During your first surgery I, as the surgical specialist, place the implants in your jawbone. Much of the success of the entire implant process depends on how tightly your jawbone grows around the implants (osseointegration). You can help the implants "take hold" by avoiding pressure on your jaw and by keeping your gums and teeth especially clean over the next three to six months.

- Preparing for Surgery
- During Surgery
- After Surgery
- Follow-up Care

Preparing for Surgery

Dental implant surgery is performed in our main office where we have the neccessary specialized facility, equipment and staff. Be sure to wear comfortable clothes and arrange for a friend or family member to drive you home. Depending on the type of anesthesia used, you may be told not to eat or drink for several hours before your appointment. Before surgery, you may be asked to take oral antibiotics, brush your teeth, and rinse with an antiseptic mouthwash to help prevent infection.

During Surgery

You may have medication to help you relax or to make you sleepy. Then, you'll be given an anesthetic to numb the area where I as your surgical specialist will be working. You may hear sounds or feel vibrations during the surgery. If you are uncomfortable at any time, tell us. The entire procedure may take a couple of hours.

Making the Incision
A small opening is made in your gum, exposing the jawbone. This incision will be sutured closed after the implants are in position.

Preparing the Bone
A precise hole (osteotomy) is slowly and gently drilled into the bone. The hole is exactly deep and wide enough to fit the particular implant chosen for you.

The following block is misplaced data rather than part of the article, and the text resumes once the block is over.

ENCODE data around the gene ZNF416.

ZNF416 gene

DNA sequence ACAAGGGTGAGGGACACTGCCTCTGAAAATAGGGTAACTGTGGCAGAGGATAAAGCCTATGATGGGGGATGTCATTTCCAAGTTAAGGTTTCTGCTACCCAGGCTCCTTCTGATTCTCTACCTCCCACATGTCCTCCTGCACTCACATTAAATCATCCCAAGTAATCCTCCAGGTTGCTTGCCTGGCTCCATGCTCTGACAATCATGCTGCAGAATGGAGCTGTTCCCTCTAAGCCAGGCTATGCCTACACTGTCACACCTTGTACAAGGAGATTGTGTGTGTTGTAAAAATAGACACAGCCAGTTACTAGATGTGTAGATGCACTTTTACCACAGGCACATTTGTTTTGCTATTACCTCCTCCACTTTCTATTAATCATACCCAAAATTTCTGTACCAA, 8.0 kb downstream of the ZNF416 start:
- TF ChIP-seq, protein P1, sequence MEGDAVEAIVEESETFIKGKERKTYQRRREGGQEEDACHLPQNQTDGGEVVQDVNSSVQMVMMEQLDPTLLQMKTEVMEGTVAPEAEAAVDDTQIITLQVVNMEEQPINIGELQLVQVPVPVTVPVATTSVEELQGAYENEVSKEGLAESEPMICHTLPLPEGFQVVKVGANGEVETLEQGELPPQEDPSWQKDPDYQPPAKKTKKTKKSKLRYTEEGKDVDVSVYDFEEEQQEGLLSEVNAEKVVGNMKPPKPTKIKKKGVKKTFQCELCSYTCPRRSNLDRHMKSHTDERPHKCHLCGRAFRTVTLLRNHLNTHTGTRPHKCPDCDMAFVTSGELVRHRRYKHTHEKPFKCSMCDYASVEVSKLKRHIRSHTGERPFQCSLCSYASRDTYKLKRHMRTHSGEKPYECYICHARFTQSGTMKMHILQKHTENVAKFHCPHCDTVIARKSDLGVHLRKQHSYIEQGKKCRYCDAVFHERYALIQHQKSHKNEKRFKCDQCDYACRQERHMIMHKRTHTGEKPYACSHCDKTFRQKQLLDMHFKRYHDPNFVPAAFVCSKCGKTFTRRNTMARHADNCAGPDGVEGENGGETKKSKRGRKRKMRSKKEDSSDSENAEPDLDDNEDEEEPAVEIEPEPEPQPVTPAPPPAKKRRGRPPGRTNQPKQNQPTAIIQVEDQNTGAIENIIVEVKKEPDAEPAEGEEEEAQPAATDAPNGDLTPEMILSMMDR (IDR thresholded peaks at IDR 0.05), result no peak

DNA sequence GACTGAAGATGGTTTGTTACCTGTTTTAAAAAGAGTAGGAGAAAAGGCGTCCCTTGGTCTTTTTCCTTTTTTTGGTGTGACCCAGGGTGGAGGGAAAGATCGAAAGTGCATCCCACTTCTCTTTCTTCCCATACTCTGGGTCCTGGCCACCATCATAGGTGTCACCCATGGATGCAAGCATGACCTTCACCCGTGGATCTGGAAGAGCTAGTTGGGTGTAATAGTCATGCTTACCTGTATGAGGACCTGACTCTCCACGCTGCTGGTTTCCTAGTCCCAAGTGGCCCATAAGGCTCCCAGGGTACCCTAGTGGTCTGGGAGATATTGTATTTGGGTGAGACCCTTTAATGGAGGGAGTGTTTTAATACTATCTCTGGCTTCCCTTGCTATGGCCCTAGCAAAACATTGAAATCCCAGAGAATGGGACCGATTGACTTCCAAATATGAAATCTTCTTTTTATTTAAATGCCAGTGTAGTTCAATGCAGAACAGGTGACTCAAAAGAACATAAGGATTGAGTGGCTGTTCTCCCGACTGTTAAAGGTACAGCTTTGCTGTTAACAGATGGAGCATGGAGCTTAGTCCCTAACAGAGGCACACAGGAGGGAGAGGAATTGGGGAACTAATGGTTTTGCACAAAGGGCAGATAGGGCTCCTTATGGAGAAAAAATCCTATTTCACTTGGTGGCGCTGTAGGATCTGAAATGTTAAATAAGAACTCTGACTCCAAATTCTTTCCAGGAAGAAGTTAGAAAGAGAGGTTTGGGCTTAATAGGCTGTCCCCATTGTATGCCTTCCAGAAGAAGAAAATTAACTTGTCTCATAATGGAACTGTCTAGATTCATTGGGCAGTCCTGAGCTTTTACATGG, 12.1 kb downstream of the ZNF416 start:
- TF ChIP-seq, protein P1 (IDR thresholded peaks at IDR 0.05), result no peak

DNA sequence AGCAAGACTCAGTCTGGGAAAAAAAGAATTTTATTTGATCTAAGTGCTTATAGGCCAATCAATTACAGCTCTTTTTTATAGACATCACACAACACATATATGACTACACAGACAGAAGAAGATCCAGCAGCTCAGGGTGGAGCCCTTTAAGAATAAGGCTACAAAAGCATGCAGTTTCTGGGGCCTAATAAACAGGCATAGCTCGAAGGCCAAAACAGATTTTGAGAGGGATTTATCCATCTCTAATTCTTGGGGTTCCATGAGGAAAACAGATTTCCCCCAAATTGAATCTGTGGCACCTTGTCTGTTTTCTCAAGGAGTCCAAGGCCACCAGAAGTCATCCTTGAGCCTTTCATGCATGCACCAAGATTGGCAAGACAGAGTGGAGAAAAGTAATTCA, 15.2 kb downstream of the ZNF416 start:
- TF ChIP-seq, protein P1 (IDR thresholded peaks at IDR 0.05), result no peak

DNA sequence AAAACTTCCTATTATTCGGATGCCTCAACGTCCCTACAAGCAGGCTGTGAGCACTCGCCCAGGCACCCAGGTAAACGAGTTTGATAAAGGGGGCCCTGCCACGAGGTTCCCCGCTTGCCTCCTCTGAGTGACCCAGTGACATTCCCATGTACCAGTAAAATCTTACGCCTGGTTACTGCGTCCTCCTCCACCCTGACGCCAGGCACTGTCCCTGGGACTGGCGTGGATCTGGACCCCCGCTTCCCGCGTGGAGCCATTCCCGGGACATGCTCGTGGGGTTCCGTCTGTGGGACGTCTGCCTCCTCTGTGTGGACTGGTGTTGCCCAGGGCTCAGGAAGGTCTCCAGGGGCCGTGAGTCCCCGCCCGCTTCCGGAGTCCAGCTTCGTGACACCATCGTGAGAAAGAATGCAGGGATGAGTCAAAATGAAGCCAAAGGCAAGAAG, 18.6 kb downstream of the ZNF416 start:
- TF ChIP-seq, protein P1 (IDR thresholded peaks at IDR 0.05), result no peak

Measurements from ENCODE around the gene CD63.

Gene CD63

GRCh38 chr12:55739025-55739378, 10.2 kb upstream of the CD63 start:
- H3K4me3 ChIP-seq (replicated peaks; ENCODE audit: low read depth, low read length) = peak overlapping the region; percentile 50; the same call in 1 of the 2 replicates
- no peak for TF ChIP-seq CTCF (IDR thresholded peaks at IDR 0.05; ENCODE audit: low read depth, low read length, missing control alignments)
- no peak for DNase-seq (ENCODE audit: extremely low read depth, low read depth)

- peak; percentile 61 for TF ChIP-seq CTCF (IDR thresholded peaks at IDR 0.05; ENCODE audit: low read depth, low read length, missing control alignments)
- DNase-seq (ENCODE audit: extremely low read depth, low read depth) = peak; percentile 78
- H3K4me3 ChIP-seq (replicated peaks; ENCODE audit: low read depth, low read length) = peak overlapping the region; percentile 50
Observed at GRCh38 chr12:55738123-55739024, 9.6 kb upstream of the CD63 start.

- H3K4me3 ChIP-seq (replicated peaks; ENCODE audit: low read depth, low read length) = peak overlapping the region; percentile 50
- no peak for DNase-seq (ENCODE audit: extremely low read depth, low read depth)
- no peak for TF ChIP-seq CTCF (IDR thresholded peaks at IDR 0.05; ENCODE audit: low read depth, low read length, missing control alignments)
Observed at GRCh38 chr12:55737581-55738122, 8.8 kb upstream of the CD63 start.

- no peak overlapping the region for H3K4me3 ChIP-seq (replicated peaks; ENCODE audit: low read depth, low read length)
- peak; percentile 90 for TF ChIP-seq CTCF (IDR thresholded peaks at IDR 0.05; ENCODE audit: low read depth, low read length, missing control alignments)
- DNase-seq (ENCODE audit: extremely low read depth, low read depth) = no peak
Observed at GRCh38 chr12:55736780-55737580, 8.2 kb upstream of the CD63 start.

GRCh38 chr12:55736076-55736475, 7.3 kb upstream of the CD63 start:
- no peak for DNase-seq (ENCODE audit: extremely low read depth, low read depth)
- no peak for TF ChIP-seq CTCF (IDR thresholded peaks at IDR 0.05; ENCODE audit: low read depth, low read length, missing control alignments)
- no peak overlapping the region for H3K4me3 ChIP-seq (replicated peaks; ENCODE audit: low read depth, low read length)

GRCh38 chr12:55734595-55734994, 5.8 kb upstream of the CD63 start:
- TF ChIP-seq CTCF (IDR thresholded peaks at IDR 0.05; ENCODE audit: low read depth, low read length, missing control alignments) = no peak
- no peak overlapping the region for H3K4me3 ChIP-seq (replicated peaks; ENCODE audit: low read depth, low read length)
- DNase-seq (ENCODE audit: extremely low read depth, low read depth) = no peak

Placing the Implant
The implant is gently twisted  into position. Then a temporary cap is placed over the implant and the gum incision is closed.

After Surgery

After surgery, you'll probably rest awhile, bite on guaze to stop any minor bleeding, and hold a cold pack to your face to reduce swelling. You can go home as soon as you feel able. At home, follow our instructions about taking pain medications and antibiotics. Drink only clear liquids for the rest of the day. By the next morning, you may be able to eat soft foods.

Caring for Your Mouth
Use a soft-bristled brush to clean both you teeth and gums. Be sure to follow any special intructions on cleaning near your incisions. To aid healing, you may be asked not to wear your complete or partial denture for the next several days.

When to Call Your Surgeon

Call my emergency cell number if you experience any of the following:

- Extreme swelling near your jaws or under your tongue
- Fever or ongoing bleeding
- Pain in your jaws, mouth, or sinuses that isn't relieved by your prescribed medication

Follow-up Care

Over the next several months, we routinely examine your mouth and monitor how well your jaw is healing. If you wear a complete or partial denture, the restorative dentist will place a new lining in it so you can wear it during the rest of the healing process.